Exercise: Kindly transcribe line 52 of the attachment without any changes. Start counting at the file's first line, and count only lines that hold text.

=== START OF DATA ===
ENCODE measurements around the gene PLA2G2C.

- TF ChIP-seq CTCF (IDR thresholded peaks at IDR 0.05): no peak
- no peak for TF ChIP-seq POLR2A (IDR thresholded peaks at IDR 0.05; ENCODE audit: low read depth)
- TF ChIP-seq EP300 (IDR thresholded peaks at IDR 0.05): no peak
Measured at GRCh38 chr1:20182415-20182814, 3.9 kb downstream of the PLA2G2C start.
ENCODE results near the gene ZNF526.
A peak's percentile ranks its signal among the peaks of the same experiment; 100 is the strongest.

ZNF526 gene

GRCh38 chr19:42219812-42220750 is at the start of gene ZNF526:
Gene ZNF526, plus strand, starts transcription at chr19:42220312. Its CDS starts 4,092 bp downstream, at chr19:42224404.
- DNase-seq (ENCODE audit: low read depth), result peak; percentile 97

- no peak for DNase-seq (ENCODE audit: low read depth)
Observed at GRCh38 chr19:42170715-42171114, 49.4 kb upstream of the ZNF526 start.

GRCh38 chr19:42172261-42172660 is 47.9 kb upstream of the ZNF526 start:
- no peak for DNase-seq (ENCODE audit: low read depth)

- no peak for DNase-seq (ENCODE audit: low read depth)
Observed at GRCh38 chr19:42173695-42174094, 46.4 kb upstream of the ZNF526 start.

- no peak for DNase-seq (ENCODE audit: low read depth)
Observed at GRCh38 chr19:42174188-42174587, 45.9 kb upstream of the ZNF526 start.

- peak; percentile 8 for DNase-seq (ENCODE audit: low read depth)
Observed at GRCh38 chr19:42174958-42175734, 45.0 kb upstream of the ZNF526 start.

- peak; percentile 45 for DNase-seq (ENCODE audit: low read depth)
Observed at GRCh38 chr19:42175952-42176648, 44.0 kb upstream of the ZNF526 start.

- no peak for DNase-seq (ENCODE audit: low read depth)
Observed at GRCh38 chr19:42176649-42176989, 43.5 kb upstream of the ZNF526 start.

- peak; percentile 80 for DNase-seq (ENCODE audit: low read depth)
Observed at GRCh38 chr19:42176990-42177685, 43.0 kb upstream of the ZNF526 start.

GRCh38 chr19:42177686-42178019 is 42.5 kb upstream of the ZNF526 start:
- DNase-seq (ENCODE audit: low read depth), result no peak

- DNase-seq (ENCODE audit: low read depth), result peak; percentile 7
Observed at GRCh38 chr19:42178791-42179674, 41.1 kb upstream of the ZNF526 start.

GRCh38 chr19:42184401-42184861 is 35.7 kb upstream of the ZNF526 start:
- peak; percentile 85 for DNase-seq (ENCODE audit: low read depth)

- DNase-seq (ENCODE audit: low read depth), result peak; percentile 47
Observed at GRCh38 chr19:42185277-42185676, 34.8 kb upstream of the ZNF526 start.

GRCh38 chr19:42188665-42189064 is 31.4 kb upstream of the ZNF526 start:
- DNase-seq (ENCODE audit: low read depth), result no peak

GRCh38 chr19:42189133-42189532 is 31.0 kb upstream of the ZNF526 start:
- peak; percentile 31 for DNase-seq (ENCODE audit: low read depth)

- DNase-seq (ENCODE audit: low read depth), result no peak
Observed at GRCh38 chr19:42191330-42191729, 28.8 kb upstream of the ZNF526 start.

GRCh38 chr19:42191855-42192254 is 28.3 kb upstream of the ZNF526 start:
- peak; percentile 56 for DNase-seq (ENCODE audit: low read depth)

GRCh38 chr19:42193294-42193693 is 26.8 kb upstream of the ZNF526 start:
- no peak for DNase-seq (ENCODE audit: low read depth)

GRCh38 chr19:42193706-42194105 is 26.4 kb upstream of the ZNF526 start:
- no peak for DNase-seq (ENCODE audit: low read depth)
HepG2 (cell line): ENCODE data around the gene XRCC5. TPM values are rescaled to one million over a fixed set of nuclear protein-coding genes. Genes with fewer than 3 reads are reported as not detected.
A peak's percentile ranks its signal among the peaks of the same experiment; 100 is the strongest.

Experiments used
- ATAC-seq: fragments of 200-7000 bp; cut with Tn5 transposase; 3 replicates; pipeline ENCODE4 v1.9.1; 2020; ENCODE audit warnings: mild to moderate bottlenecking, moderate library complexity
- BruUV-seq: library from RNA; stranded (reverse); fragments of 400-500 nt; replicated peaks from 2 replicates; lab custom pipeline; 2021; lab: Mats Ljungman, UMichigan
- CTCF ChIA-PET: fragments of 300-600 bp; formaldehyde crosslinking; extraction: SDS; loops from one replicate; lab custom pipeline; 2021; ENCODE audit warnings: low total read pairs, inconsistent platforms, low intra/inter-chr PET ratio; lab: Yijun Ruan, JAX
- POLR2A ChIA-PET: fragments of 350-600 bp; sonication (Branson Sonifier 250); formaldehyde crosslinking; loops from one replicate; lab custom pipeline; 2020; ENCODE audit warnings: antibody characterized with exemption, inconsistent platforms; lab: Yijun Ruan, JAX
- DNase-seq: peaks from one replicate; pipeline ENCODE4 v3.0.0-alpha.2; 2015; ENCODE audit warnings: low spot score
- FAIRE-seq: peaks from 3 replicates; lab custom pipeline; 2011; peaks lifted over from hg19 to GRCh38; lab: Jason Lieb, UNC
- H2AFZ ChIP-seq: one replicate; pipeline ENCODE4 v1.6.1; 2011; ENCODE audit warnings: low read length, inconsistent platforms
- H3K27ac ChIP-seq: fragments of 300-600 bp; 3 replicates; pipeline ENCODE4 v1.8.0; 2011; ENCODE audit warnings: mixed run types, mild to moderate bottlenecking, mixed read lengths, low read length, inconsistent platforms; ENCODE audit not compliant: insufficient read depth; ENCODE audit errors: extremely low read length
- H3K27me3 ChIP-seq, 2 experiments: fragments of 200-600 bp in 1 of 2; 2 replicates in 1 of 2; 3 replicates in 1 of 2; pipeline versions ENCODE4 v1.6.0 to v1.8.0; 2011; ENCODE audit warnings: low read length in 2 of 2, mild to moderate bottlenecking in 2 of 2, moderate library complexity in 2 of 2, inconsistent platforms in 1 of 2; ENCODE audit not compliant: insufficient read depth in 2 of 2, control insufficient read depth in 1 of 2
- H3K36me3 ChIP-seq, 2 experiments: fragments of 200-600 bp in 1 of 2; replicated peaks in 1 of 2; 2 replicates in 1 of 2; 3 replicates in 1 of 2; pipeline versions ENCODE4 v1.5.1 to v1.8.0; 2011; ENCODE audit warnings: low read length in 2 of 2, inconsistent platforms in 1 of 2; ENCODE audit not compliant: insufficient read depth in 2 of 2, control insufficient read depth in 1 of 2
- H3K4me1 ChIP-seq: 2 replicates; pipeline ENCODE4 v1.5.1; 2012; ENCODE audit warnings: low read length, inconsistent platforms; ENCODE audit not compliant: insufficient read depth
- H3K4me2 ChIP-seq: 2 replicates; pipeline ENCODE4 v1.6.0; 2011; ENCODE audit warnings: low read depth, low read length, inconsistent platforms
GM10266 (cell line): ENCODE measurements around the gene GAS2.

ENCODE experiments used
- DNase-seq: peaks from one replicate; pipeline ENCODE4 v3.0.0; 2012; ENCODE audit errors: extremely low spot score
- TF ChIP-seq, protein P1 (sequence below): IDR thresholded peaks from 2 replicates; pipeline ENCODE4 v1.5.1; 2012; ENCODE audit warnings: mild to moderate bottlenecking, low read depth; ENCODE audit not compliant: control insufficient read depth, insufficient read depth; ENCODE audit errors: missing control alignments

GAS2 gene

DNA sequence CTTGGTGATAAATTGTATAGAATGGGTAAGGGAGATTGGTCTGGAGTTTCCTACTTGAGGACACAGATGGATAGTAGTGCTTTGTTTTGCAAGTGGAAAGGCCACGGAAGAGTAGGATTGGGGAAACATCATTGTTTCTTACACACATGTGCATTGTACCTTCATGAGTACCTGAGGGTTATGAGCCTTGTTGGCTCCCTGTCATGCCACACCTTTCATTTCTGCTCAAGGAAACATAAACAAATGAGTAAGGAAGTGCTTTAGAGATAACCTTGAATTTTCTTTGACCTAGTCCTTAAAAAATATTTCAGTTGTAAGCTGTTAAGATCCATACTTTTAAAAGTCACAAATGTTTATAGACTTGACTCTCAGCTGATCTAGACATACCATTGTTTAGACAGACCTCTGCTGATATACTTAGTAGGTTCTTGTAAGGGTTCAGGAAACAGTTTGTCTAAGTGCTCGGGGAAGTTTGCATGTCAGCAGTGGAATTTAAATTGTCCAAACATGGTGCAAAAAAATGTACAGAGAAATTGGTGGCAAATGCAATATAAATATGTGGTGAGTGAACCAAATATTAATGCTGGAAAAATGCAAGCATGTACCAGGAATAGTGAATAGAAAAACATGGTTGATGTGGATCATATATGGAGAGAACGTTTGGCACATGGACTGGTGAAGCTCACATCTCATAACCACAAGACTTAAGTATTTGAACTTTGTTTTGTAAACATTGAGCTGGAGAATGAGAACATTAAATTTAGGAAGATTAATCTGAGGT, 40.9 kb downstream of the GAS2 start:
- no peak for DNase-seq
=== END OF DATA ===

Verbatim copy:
- BruUV-seq: library from RNA; stranded (reverse); fragments of 400-500 nt; replicated peaks from 2 replicates; lab custom pipeline; 2021; lab: Mats Ljungman, UMichigan